Completed Project: Retaining Wall Replacement

Retaining Wall Bowing out

This project brings us to Baker Street in Pacific Heights for a retaining wall replacement where the original retaining wall that was installed just 15 years ago failed. The project is a typical example of an architectural/engineering firms failure to design a project with construction costs in mind. Since the client wanted to obtain building permits for this project, she hired Smith Engineering in Oakland to draw up plans. Once the plans were complete, the client proceeded to obtain several estimates for implementation.

The estimates that came in were astronomical and out of reach for the client due to the nature of the design and the plans abandoned. That’s when Tamate Landscaping was called to discuss options for a retaining wall replacement. The original plans called for massive steel i-beams, timber and an elaborate sump pump drain system. Yes, it would have been a solid wall that would hold up 50 plus years. But any design is a failure if it can’t be built due to budget constraints. Basically, we had to start from scratch and draw new plans. We ended up working with our own architect/engineer who has extensive experience working with San Francisco Department of Building Inspection as an employee there.

We designed a wall that would pass DBI’s stringent permitting criteria but more importantly could be built within the clients budget. The outcome was a wall that we contracted to build for approximately 1/3 the cost of the original design.

Before the work started

Pictured here is the failed wall bowing out. Before image of Retaining Wall Bowing out

Demolition and excavationDemolition of Retaining wall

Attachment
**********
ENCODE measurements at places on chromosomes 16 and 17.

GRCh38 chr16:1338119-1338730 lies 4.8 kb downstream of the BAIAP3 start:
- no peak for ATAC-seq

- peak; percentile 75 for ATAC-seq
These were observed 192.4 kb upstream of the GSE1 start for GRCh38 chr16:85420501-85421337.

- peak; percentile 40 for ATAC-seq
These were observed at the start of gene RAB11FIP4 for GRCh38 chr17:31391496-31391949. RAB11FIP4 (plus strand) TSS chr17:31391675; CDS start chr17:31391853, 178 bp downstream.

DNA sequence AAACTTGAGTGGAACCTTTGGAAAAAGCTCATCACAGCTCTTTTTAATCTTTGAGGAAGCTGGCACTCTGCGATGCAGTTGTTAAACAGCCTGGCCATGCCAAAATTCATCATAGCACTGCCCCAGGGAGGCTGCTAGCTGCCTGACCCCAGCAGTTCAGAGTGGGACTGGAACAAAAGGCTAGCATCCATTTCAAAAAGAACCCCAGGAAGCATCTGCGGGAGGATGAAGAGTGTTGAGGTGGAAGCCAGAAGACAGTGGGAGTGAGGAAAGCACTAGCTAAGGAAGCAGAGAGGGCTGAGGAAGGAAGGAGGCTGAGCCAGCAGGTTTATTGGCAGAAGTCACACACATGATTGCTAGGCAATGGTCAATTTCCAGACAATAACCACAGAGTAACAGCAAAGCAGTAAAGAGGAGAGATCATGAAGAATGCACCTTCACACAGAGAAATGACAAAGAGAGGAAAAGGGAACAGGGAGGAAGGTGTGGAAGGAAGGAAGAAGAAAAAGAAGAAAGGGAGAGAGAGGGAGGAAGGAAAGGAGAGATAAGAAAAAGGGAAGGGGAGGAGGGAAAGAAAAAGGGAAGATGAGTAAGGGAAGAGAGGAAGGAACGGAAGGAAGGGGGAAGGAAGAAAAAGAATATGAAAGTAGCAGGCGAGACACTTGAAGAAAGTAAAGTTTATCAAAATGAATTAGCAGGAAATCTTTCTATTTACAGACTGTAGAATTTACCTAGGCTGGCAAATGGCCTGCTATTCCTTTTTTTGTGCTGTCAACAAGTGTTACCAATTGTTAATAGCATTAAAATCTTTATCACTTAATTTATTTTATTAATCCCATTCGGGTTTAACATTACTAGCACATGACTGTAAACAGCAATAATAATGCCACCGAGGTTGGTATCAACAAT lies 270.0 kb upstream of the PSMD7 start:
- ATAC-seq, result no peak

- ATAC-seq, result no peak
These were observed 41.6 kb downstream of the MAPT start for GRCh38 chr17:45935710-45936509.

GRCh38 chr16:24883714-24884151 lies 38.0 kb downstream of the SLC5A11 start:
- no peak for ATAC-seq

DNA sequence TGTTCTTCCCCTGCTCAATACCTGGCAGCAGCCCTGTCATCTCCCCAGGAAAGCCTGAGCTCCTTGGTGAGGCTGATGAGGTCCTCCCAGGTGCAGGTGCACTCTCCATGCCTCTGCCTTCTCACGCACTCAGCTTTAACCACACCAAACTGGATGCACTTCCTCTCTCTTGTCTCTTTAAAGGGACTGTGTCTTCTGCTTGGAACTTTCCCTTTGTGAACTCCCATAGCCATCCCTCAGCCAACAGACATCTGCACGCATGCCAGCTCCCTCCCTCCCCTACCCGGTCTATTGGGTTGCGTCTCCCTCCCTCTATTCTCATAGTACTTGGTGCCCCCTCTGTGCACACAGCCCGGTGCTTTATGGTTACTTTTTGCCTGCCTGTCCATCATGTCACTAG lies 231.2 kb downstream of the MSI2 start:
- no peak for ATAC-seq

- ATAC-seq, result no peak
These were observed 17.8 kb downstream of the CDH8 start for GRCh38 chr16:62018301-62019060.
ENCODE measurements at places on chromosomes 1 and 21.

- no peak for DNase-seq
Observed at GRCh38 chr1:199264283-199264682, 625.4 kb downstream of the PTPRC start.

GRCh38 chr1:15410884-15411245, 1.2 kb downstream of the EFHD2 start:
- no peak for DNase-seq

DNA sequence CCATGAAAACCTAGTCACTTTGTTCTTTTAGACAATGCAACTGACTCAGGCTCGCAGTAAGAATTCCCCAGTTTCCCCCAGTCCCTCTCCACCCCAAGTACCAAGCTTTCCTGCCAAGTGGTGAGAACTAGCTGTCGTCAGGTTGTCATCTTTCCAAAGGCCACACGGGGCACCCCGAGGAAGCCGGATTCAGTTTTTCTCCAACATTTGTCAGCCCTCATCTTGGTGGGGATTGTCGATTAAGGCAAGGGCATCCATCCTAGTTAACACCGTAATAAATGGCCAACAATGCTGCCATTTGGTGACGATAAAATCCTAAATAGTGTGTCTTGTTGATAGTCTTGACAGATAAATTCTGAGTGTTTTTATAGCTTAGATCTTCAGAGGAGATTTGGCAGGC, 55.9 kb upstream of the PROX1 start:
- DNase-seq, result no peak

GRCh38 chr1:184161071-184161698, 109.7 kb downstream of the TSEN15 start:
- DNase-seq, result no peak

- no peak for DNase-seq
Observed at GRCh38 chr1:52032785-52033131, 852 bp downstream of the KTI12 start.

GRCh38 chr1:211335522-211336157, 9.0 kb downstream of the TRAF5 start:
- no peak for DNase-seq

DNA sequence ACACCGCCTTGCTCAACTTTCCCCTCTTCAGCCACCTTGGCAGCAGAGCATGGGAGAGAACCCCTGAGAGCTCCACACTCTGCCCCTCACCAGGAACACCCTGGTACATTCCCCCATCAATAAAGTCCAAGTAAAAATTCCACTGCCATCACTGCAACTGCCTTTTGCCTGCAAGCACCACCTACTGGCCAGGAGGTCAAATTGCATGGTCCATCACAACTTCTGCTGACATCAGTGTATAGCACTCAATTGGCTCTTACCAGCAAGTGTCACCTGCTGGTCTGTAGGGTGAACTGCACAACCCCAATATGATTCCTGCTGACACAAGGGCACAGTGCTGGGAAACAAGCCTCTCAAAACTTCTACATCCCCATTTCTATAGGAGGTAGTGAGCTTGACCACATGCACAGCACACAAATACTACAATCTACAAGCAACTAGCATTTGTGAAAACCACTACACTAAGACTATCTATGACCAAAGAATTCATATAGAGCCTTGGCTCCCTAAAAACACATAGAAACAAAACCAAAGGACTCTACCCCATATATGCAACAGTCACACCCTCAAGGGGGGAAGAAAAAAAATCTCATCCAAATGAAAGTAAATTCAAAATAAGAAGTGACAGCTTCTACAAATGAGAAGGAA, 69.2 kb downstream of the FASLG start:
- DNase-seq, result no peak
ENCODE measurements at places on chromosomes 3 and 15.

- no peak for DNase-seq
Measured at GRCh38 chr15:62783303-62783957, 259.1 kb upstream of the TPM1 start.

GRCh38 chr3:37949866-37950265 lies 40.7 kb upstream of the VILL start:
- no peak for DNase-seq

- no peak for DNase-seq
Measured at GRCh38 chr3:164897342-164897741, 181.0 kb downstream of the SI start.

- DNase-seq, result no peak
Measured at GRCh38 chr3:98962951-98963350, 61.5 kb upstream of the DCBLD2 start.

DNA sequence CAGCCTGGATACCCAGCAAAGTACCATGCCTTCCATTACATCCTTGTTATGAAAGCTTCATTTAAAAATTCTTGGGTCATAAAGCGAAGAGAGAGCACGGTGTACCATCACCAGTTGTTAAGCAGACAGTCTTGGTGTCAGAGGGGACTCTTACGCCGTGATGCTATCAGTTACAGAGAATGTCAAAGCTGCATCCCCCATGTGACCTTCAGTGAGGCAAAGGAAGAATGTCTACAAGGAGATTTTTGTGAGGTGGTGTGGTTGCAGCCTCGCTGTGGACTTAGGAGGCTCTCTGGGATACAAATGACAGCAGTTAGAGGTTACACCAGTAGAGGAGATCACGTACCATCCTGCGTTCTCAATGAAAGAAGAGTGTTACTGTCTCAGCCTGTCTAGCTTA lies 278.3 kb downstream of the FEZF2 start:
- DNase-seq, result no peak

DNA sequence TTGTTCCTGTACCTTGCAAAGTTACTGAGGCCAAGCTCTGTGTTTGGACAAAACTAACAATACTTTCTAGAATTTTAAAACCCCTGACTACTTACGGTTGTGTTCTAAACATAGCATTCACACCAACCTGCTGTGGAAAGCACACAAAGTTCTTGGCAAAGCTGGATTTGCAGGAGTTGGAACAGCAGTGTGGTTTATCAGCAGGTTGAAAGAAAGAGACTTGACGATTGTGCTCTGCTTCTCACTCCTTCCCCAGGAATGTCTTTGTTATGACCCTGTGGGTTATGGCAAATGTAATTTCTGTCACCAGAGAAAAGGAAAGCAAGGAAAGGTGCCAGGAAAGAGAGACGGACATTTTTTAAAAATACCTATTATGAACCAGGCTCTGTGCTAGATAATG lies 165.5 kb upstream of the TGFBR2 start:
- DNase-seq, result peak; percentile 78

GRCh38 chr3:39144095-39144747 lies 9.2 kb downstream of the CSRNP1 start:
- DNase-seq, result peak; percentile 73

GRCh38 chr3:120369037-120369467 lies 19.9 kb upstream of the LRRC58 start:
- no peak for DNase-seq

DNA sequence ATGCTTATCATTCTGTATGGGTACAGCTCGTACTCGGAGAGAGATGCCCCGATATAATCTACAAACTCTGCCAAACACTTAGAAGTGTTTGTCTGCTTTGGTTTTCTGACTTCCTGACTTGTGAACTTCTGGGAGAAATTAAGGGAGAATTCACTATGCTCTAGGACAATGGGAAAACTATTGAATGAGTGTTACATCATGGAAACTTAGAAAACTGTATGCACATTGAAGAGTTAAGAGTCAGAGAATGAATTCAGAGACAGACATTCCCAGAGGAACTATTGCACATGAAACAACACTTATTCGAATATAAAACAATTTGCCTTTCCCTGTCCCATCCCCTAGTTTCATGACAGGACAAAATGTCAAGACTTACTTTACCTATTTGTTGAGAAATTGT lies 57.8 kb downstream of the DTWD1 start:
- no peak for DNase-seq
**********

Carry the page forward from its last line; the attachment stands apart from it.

Pouring the Framework

The main foundation of the new design are these 6″x6″ posts that were sunk in a hole in  excess of 4′ deep and 18″ wide and back filled tons of concrete. Foundation Posts in well of retaining wall

September 28th, 2012  The end of the 6th day on site. Pressure treated planks were secured to posts with 1/2″ bolts. To date we used almost 4 yards of concrete just to set the posts. This wall won’t be budging for quite some time. Next week we’ll be adding a Miradrain system to keep hydrostatic pressure off the wall and finish the project with a redwood fence and final inspection.

Image of redwood Retaining Wall 1:2 bolts

Miranda Drain

Below, a Miradrain system is installed. Basically, Miradrain is a multi layer membrane with channels in between to allow water to stay of the retaining wall and travel down towards the base of the wall. Typically, this water is then collected by an additional drainage pipe and directed out of the vicinity but in this case, with the sandy soil, is readily absorbed into the ground.

Inside well with Miradrain

This retaining wall replacement is completed by backfilling the ditch and building a redwood fence on top of wall.Redwood wlla complete


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